by Lisa Morton
Allow me a moment to sing the praises of The Criterion Collection. Their magnificent DVDs have introduced me to a number of films I would have missed otherwise, especially those intriguing gems from other countries that may have been difficult to see in the U.S. Take their Japanese horror releases, for instance - aside from more well-known classics like UGETSU and KWAIDAN, they've also got JIGOKU (already reviewed in this column), the completely lunatic HOUSE (review coming soon), and the subject of of this installment, KURONEKO. I'd never heard of KURONEKO until I found it in the Criterion catalog, and now I'm glad I did.
KURONEKO may not have the artfulness of UGETSU, the frantic pace of HOUSE, or the trapped-in-a-bad-dream feel of JIGOKU, but what it does have is a very solid script, buoyed by fine performances, lovely cinematography, memorable music, and plenty of genuinely creepy moments. It begins in Japan's past, as two women alone in a farmhouse are found by a band of bad-guy samurai soldiers who eat their food, rape the women, and then set fire to the house. As the sated warriors wander off, the dead or dying women are attended by their black cat...
Flash forward to: Several years later, when the women have come back as the vengeful ghosts with more than a hint of feline about them. They have a singular, specific purpose: To wreak revenge on all samurais. They do this by luring lone soldiers to an isolated house, where the older woman (mother) attends them, while the lovely younger one seduces them - before biting their throats out. They tell one of their victims that they are still awaiting the return of GIntoki, son and husband to mother and daughter-in-law.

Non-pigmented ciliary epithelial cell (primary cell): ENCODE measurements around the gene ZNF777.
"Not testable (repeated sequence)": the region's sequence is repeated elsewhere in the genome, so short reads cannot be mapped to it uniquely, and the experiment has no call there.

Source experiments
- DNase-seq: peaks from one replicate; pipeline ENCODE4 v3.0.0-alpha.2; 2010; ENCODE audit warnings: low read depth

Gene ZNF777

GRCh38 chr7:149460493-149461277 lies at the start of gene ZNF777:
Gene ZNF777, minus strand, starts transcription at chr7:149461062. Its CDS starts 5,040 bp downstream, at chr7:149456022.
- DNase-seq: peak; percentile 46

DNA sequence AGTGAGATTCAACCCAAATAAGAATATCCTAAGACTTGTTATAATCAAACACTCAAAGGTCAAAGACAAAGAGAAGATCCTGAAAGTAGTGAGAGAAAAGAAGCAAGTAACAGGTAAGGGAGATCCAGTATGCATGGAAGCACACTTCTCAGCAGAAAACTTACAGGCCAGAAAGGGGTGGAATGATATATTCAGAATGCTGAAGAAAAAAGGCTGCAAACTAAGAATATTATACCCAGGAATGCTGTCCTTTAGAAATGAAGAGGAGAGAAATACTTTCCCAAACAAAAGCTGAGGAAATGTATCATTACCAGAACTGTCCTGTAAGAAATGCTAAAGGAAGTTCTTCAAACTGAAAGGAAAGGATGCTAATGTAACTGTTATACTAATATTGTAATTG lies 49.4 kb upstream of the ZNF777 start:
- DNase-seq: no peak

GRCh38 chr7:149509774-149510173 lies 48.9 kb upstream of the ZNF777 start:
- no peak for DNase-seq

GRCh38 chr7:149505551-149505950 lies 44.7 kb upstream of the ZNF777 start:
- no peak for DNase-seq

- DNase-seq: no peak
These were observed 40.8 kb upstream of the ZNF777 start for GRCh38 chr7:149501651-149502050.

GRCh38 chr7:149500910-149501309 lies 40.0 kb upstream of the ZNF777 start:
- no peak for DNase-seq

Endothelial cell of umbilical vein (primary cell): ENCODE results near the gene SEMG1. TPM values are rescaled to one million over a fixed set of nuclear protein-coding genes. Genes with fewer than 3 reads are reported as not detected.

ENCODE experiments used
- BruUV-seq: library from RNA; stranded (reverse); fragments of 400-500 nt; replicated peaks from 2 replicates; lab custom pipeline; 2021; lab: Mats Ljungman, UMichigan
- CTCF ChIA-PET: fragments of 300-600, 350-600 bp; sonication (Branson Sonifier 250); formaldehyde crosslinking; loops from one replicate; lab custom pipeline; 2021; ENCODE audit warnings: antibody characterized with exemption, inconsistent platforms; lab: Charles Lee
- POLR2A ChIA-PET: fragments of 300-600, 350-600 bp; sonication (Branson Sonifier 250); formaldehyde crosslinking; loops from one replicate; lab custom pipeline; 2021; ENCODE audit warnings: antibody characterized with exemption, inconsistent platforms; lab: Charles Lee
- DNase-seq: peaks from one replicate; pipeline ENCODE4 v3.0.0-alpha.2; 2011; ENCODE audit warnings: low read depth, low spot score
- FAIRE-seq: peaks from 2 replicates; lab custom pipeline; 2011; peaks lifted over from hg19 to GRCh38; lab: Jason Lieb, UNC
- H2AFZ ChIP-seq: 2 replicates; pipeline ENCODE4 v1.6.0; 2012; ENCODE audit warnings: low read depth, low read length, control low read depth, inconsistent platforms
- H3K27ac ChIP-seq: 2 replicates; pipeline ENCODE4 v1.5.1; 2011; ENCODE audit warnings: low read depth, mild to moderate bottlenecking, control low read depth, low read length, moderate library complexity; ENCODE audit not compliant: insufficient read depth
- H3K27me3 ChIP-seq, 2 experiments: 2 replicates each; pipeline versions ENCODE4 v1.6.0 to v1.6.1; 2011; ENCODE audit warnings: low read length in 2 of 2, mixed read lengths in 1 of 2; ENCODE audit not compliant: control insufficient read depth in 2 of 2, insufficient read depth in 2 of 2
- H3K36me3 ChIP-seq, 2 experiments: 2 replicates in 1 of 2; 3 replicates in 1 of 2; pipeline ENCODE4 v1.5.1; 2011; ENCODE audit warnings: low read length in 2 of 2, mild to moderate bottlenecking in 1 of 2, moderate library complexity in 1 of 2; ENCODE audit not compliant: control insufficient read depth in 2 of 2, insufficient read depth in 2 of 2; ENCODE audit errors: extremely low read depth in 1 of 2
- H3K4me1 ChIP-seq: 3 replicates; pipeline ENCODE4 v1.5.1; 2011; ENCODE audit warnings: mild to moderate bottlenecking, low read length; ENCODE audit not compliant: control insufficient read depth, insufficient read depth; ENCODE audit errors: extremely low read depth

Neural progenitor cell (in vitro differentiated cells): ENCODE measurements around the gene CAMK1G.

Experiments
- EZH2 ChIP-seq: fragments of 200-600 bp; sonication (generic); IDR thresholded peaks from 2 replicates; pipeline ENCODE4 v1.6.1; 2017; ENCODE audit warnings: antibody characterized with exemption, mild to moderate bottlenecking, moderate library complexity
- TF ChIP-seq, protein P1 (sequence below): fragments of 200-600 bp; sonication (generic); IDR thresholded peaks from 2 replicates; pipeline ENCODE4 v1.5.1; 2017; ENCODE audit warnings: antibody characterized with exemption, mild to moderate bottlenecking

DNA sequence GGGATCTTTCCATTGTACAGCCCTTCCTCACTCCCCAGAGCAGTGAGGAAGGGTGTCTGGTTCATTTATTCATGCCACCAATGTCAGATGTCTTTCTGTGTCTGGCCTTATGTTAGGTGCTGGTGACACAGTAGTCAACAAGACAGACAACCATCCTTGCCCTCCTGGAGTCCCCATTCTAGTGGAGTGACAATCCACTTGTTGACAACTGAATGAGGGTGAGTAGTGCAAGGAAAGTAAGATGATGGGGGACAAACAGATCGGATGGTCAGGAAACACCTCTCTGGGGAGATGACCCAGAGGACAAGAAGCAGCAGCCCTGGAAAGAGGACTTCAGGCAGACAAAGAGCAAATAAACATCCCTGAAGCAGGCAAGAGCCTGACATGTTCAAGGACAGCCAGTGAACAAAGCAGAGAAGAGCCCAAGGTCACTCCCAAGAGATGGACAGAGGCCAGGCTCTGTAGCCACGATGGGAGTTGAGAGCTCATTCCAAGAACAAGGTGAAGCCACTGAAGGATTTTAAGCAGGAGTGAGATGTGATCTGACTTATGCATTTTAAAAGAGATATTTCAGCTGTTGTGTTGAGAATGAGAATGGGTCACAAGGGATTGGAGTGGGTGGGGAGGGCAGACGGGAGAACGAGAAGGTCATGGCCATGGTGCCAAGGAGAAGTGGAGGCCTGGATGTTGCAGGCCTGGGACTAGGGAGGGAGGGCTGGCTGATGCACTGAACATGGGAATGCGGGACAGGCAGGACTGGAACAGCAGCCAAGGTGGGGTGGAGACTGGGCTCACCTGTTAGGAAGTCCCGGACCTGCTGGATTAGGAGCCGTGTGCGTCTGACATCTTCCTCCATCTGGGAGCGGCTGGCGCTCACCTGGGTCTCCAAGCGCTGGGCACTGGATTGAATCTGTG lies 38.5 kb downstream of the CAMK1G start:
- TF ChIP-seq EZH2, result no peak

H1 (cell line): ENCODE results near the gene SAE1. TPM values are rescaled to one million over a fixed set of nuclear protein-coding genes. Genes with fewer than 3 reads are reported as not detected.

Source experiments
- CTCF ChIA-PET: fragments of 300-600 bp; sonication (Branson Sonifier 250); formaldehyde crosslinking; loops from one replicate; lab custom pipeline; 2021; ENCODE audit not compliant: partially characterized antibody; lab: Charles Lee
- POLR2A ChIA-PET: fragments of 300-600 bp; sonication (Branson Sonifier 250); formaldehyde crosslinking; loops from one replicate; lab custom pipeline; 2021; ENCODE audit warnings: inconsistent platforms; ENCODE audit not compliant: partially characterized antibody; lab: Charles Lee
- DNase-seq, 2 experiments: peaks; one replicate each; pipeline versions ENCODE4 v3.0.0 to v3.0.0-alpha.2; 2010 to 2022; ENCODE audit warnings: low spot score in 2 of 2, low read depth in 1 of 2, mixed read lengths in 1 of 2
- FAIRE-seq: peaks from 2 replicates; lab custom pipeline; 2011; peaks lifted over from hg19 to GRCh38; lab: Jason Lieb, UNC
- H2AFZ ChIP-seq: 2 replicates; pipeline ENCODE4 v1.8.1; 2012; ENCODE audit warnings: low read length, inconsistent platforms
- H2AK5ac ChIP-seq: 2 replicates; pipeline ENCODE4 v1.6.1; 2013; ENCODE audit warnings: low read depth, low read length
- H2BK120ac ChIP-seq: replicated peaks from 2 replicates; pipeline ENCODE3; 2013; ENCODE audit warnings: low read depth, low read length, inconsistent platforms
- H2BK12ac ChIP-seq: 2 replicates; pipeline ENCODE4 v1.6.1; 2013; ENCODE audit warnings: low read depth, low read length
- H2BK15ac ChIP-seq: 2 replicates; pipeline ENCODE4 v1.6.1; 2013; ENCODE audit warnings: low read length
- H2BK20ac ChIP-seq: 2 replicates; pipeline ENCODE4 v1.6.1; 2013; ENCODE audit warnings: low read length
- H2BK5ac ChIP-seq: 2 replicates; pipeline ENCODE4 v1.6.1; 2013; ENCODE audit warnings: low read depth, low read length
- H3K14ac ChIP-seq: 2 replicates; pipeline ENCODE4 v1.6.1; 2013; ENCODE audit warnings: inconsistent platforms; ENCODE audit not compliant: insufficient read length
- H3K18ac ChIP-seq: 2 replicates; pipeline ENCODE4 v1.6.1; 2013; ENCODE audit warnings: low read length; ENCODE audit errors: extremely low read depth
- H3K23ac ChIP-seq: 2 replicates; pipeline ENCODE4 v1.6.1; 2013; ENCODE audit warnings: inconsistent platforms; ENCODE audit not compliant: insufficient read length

When enough of his men are discovered dead, the arrogant local lord orders an investigation, and calls for his bravest soldier to investigate. Because, of course, KURONEKO is based on a traditional legend, coincidences and deus ex machina-twists of fate are not just accepted but expected; in this case, the plot hinges on the fact that the cruel lord assigns none other than Gintoki, only recently returned from war and now a hero, to pursue the murderous ghosts.
That's roughly the halfway point of KURONEKO; the rest of the film is occasionally poignant (as Gintoki engages in a ghostly affair), erotic (see above), and fantastic (as the cat spirits within the ghosts emerge).
What's surprising about KURONEKO is that it's more obvious about its genre elements than something like, say, UGETSU. There are glimpses of catwomen, murdered soldiers, and even a severed half-paw/half-hand (although it lacks the obvious gore of the earlier JIGOKU). It's also interesting that director Kaneto Shindo shot his 1968 film in black and white, when most other Japanese films had moved to color. The black and white ends up serving the story very well; Shindo is skilled at creating high-contrast compositions, and some of the most startling moments in the film are when white figures are glimpsed gliding through a black frame behind an unwitting soldier.
Will KURONEKO be frightening to modern audiences? Well, I'm not sure it was frightening to 1968 Japanese audiences, because Shindo is going for a moodier piece, and at that KURONEKO is completely successful. It's got that unsettling feel of an authentic, unprocessed fairy tale, like a Grimm's before Disney gets a hold of it.
The performance of Nobuko Otowa as catwoman mom also lends significantly to the film's aura. She glides along hallways with animal grace, laps at water, and performs kabuki-like movements as her daughter-in-law tempts and destroys each new samurai. She delivers the film's most tragic and strange speeches, and is also fine as the ultimate, fiendish antagonist GIntoki must face.
Of course the Criterion transfer is exquisite, and I highly recommend their disc of KURONEKO to those looking to expand their knowledge of Asian horror cinema. It certainly expanded mine.